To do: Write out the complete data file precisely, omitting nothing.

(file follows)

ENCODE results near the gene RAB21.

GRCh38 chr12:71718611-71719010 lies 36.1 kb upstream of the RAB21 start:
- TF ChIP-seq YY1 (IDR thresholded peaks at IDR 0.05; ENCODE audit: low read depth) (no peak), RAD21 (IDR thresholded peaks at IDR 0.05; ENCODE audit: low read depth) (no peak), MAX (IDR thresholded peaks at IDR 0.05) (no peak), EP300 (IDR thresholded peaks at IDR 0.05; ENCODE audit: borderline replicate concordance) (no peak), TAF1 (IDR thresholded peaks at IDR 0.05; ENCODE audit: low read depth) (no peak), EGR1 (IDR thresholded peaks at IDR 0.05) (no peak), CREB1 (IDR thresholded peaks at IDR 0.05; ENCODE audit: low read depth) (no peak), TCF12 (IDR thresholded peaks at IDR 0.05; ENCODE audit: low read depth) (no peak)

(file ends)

ENCODE results near the gene RAB21.

GRCh38 chr12:71718611-71719010 lies 36.1 kb upstream of the RAB21 start:
- TF ChIP-seq YY1 (IDR thresholded peaks at IDR 0.05; ENCODE audit: low read depth) (no peak), RAD21 (IDR thresholded peaks at IDR 0.05; ENCODE audit: low read depth) (no peak), MAX (IDR thresholded peaks at IDR 0.05) (no peak), EP300 (IDR thresholded peaks at IDR 0.05; ENCODE audit: borderline replicate concordance) (no peak), TAF1 (IDR thresholded peaks at IDR 0.05; ENCODE audit: low read depth) (no peak), EGR1 (IDR thresholded peaks at IDR 0.05) (no peak), CREB1 (IDR thresholded peaks at IDR 0.05; ENCODE audit: low read depth) (no peak), TCF12 (IDR thresholded peaks at IDR 0.05; ENCODE audit: low read depth) (no peak)